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United States Department of Agriculture

Agricultural Research Service

Title: Economic performance of alternative tillage systems in the northern Corn Belt

Authors
item Reicosky, Donald
item Archer, David

Submitted to: Meeting Abstract
Publication Type: Abstract Only
Publication Acceptance Date: July 25, 2007
Publication Date: July 25, 2007
Citation: Reicosky, D.C., Archer, D.W. 2007. Economic performance of alternative tillage systems in the northern Corn Belt [abstract]. Soil and Water Conservation Society. p. 66.

Technical Abstract: Although no till has been successful in warmer, drier areas, there are continued challenges with its use in cool, wet areas. Strip tillage has been developed as an alternative that may provide many of the conservation benefits of no till while maintaining productivity and economic returns. The economic risks and returns of eight tillage treatments including moldboard plow primary tillage, chisel plow primary tillage, no till, and five strip tillage alternatives (fall residue manager, fall residue manager + mole knife, spring residue manager, spring residue manager + mole knife, fall residue manager + subsoil shank) were evaluated for a corn-soybean rotation in West Central Minnesota from 1997-2003. Highest average corn yields were obtained under the fall residue manager + mole knife tillage system while the moldboard plow system had the lowest corn yield variability. Highest average soybean yields were obtained under the moldboard plow system; the lowest soybean yield variability were obtained with the fall residue manager tillage system. The no-till system showed the highest average net returns, but also the highest variability of net returns. Four of the strip-tillage systems had net returns comparable to the no-till system, but with lower risk. The moldboard plow system had the lowest average net returns. Growers in the Northern Corn Belt may be able to reduce tillage while increasing economic returns and reducing risk.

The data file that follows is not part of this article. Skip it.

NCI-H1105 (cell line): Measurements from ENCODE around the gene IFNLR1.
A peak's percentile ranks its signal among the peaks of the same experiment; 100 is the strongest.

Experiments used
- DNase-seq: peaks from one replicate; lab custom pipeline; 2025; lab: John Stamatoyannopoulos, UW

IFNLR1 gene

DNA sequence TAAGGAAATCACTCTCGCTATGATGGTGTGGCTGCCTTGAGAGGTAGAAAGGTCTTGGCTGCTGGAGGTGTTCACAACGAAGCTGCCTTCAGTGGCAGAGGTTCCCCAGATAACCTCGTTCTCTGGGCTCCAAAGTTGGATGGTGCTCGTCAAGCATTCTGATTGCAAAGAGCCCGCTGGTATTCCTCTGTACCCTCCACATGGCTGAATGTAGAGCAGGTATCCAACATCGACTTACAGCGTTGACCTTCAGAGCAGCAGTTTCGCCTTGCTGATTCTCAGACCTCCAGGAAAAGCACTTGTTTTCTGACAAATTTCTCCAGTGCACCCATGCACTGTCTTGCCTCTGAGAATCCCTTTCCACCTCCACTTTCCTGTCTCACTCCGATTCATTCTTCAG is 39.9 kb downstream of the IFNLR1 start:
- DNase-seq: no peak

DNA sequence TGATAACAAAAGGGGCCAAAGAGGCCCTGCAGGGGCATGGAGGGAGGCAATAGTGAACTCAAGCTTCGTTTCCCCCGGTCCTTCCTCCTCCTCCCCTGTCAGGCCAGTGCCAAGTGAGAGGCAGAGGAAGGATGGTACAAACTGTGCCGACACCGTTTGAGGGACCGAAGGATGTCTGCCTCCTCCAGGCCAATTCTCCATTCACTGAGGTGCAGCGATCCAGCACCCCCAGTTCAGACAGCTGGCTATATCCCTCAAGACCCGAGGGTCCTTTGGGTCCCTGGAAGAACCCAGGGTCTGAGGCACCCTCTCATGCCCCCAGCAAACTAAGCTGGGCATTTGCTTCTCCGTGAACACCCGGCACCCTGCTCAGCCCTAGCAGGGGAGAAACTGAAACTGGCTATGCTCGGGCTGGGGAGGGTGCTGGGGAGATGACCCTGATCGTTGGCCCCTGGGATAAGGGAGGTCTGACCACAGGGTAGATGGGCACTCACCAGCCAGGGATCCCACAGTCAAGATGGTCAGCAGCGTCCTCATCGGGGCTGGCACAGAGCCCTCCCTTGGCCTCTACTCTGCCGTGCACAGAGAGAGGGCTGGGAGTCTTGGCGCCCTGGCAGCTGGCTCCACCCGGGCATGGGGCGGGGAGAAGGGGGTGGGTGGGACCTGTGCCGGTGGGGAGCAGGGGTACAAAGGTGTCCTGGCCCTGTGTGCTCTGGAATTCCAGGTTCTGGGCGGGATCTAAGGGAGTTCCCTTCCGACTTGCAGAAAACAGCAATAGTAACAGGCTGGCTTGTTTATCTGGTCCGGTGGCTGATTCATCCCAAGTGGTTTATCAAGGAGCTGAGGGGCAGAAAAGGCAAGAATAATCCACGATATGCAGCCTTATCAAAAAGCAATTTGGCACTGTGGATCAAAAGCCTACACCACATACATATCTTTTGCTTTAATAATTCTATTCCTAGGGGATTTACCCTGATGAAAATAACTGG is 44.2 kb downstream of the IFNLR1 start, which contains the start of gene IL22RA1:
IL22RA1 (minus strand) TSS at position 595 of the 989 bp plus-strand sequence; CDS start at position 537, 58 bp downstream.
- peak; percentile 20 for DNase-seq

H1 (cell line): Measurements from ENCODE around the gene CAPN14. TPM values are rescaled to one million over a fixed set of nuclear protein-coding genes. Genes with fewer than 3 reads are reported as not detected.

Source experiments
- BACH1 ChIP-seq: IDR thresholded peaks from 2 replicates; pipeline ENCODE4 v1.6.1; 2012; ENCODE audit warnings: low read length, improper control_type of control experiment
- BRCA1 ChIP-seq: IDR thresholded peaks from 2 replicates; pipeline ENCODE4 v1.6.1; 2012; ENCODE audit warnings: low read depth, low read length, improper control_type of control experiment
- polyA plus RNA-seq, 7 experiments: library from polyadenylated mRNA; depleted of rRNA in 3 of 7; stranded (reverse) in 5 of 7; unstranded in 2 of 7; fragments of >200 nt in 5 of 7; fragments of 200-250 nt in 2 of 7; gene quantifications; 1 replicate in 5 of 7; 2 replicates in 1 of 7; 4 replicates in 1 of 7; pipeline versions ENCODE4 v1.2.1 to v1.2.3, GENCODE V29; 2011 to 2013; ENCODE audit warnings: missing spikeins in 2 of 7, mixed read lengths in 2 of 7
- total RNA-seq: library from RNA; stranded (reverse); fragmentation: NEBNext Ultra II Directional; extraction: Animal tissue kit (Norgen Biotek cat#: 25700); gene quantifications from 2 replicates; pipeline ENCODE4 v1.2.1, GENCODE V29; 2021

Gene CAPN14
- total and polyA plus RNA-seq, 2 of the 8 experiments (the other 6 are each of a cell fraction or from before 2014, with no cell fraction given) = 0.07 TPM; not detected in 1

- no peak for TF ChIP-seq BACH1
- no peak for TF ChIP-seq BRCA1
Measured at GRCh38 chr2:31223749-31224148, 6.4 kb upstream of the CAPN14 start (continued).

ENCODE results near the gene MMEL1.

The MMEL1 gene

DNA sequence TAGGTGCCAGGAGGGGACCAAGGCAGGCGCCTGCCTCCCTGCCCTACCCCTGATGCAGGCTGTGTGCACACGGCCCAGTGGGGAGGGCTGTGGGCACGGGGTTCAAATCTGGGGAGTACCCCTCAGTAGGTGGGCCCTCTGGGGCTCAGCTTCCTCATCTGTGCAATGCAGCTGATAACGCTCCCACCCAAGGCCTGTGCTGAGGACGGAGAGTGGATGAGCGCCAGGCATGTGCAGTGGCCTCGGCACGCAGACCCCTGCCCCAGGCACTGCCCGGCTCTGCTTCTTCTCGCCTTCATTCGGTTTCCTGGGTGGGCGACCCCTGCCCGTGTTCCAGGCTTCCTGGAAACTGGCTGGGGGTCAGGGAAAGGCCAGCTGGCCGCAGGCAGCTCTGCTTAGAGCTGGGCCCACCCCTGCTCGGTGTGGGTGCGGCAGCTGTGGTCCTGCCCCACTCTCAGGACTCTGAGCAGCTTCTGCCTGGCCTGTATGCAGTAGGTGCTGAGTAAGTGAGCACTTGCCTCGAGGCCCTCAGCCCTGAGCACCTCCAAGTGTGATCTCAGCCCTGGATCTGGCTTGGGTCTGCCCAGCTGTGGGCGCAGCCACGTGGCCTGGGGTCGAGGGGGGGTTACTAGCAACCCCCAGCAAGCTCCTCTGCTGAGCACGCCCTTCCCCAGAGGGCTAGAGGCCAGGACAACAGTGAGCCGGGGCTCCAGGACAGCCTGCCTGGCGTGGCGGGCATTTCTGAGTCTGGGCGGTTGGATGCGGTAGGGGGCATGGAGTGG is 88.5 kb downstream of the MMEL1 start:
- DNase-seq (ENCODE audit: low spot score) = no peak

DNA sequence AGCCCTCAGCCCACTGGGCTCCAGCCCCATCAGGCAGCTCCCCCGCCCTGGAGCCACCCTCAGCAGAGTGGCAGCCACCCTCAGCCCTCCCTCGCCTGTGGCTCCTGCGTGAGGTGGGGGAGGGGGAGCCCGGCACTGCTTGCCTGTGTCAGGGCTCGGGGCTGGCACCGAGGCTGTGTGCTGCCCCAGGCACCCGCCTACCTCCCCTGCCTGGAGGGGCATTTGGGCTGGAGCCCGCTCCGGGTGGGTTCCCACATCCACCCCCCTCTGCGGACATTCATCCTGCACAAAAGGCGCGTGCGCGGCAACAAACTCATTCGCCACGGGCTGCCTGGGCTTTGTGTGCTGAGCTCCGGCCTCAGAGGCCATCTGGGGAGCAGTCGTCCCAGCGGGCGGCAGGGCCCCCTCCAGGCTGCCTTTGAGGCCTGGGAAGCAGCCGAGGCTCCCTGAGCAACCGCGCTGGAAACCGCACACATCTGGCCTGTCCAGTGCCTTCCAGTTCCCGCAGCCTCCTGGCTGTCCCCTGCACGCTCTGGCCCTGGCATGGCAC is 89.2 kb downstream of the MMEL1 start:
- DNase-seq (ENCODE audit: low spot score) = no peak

Last Modified: 10/20/2014
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